UofL pulmonologists treat first local patient in COPD clinical trial Targeted lung denervation may offer new option for COPD patients

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    Targeted lung denervation (TLD) is designed to disrupt pulmonary nerve reflexes, which may have the potential to reduce COPD exacerbations. Illustration courtesy Nuvaira Inc.
    Targeted lung denervation (TLD) is designed to disrupt pulmonary nerve reflexes, which may have the potential to reduce COPD exacerbations. Illustration courtesy Nuvaira Inc.

    LOUISVILLE, Ky. – Physicians from the University of Louisville are the first in Kentucky to perform an investigational procedure designed to help patients with chronic obstructive pulmonary disease, or COPD. The procedure, known as targeted lung denervation (TLD), may provide an additional treatment option for patients suffering from frequent COPD flare-ups, or lung attacks.

    COPD causes restricted airflow from the lungs, resulting in breathing difficulty, cough, mucus production and wheezing. TLD involves the removal of tissue in the lungs that may be making symptoms worse. Performed via bronchoscopy, the procedure is designed to disrupt pulmonary nerve reflexes, which may have the potential to reduce COPD exacerbations.

    AIRFLOW-3, a phase 3 clinical trial sponsored by Nuvaira, is enrolling patients with moderate-to-severe COPD, high symptom burden and a history of COPD exacerbations, including increased coughing, wheezing and breathing distress, to evaluate the safety and effectiveness of TLD.

    Umair A. Gauhar, M.D., associate professor at the UofL School of Medicine, led a medical team in the Division of Pulmonology that successfully treated a COPD patient with TLD therapy in one-hour-long outpatient procedure at UofL Health – UofL Hospital. The patient returned home the same day.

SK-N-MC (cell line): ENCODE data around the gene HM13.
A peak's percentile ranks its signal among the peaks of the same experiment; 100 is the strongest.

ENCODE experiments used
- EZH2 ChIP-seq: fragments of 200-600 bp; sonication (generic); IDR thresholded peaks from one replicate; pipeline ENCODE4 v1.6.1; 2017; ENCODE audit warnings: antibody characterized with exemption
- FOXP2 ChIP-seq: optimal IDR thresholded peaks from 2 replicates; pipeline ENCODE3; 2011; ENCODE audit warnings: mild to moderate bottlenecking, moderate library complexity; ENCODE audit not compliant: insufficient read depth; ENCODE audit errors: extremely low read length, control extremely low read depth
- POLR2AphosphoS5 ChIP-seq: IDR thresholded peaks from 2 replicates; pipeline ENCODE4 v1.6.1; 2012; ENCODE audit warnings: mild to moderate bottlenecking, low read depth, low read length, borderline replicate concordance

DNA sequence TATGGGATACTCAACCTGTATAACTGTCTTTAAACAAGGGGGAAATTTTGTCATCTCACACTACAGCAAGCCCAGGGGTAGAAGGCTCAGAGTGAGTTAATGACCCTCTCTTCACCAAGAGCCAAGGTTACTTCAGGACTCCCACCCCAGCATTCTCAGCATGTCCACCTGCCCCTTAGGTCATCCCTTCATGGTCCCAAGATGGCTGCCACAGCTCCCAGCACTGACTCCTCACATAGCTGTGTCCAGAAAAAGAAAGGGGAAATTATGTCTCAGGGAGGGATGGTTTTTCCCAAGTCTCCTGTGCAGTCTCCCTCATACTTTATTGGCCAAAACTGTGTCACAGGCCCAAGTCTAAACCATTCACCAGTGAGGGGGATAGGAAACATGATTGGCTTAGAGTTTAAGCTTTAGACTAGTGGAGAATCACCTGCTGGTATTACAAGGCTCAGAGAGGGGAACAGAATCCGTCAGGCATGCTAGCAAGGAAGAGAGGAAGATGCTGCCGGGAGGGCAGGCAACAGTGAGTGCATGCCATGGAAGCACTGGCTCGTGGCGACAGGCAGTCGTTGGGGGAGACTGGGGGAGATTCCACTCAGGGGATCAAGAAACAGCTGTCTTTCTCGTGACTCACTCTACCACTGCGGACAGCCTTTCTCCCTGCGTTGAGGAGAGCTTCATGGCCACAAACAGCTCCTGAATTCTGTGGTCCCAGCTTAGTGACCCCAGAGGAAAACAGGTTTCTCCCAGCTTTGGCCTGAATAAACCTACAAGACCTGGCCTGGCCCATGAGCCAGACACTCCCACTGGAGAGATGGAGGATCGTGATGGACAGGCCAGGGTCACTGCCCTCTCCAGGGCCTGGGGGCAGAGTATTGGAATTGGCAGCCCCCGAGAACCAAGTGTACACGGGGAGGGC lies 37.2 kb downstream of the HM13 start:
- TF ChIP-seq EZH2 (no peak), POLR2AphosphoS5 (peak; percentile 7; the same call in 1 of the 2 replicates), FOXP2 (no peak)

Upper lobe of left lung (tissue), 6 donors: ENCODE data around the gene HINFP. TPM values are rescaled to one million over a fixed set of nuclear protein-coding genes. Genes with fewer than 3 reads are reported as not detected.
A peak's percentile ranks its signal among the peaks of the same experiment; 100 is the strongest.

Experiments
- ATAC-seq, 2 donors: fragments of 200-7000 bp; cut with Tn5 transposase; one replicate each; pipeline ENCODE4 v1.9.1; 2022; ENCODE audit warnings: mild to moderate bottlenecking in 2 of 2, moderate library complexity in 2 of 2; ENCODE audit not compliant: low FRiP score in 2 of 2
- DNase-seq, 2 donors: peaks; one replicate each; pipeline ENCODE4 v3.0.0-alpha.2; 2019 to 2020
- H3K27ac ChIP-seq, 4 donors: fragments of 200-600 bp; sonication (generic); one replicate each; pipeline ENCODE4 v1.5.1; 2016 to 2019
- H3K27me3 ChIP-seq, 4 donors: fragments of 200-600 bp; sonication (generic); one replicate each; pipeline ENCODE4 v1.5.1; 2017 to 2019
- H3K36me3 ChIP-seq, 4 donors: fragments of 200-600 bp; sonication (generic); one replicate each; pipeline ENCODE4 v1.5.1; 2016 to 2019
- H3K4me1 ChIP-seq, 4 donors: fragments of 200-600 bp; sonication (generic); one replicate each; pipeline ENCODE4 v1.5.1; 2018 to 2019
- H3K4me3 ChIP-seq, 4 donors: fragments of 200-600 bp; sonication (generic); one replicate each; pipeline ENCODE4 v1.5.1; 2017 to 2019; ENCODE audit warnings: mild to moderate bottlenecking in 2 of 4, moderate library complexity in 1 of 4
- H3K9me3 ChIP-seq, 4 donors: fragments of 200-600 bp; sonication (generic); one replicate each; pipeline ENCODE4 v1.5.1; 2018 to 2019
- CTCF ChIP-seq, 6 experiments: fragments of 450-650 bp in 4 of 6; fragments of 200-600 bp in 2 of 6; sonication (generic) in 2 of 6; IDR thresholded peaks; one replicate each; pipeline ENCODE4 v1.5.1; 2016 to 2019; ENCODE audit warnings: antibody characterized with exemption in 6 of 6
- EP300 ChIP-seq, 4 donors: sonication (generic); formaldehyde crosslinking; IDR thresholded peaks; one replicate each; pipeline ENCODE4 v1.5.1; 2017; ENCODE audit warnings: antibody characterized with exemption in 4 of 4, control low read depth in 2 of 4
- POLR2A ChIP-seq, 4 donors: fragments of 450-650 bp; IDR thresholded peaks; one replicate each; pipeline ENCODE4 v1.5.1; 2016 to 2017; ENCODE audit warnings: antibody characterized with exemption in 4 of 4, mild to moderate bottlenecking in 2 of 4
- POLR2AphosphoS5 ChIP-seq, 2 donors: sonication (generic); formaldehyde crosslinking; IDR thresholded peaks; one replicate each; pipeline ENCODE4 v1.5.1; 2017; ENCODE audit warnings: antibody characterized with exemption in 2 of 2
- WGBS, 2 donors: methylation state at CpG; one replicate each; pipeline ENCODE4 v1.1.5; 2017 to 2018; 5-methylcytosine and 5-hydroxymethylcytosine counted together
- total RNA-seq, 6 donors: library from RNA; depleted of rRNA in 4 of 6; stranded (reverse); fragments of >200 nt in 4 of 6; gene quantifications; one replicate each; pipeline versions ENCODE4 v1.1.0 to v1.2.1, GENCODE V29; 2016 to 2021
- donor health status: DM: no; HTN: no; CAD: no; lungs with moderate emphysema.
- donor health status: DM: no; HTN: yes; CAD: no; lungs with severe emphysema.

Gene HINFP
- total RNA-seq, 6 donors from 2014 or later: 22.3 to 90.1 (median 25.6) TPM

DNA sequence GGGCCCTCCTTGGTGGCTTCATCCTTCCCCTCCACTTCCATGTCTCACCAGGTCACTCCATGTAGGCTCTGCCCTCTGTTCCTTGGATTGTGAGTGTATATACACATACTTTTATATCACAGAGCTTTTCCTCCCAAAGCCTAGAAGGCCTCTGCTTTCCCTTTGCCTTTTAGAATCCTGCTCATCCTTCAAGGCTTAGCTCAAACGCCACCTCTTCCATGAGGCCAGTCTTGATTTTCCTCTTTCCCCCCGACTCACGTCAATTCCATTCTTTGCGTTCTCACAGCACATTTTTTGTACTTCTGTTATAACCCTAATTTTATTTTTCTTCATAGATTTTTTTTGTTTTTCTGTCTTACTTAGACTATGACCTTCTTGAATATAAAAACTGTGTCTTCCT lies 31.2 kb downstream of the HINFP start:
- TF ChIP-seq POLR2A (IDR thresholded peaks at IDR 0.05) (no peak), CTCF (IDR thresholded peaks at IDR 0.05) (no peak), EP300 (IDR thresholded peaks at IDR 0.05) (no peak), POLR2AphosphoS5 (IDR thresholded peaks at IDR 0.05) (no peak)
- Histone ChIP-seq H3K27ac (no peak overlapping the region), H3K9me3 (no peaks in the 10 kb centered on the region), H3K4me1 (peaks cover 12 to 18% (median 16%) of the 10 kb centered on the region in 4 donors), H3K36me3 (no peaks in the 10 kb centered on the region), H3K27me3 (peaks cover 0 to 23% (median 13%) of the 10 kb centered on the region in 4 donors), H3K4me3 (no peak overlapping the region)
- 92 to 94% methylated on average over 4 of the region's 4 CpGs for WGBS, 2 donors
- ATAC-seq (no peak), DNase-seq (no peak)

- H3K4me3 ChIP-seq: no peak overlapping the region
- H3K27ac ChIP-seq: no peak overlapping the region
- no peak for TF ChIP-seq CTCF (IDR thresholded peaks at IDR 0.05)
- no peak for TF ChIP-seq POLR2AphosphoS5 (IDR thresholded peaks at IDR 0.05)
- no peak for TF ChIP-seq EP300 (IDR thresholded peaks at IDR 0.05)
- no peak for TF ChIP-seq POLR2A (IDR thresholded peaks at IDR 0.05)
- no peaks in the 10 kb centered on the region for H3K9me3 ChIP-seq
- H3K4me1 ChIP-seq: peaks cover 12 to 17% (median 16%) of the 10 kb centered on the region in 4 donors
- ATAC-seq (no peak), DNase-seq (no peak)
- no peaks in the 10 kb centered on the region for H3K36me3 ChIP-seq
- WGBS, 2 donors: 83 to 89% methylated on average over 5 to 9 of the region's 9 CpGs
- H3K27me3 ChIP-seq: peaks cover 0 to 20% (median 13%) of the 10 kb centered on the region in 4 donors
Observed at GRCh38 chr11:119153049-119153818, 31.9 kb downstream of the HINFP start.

“Many of our COPD patients experience exacerbations which cannot be controlled with their inhaler medications,” Gauhar said.  “As a pulmonary community, we need to embrace the development of interventional therapies which may stabilize COPD patients and help reduce their risk of exacerbation. Based on the existing evidence, we are enthusiastic about the potential of TLD to meet a true unmet medical need and are proud to have treated our first patient in the AIRFLOW-3 clinical trial.”

    Debbie Sowers, a 58-year-old resident of Madison, Ind., said she participated in the trial at UofL to help develop better treatments for COPD.

    “I participated to help everybody that has COPD and to try to better my breathing,” Sowers said. “There need to be more studies on COPD because it is a really bad disease. It stops your life.”

    UofL is the only center in Kentucky enrolling COPD patients for AIRFLOW-3 and is one of up to 25 centers across the United States enrolling patients in the trial.

    Nuvaira is headquartered in Minneapolis, Minn. The company’s proprietary Nuvaira® Lung Denervation System addresses airway hyper-responsiveness, a pathophysiologic underpinning of both COPD and asthma, with TLD therapy. The Nuvaira Lung Denervation System is an investigational device in the United States and has CE mark approval in the European Economic Area (EEA). Nuvaira has completed and published four clinical studies, including AIRFLOW-2, a randomized, sham-controlled, double-blind, multicenter clinical trial.

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    Betty Coffman
    Betty Coffman is a Communications Coordinator focused on research and innovation at UofL. A UofL alumna and Louisville native, she served as a writer and editor for local and national publications and as an account services coordinator and copywriter for marketing and design firms prior to joining UofL’s Office of Marketing and Communications.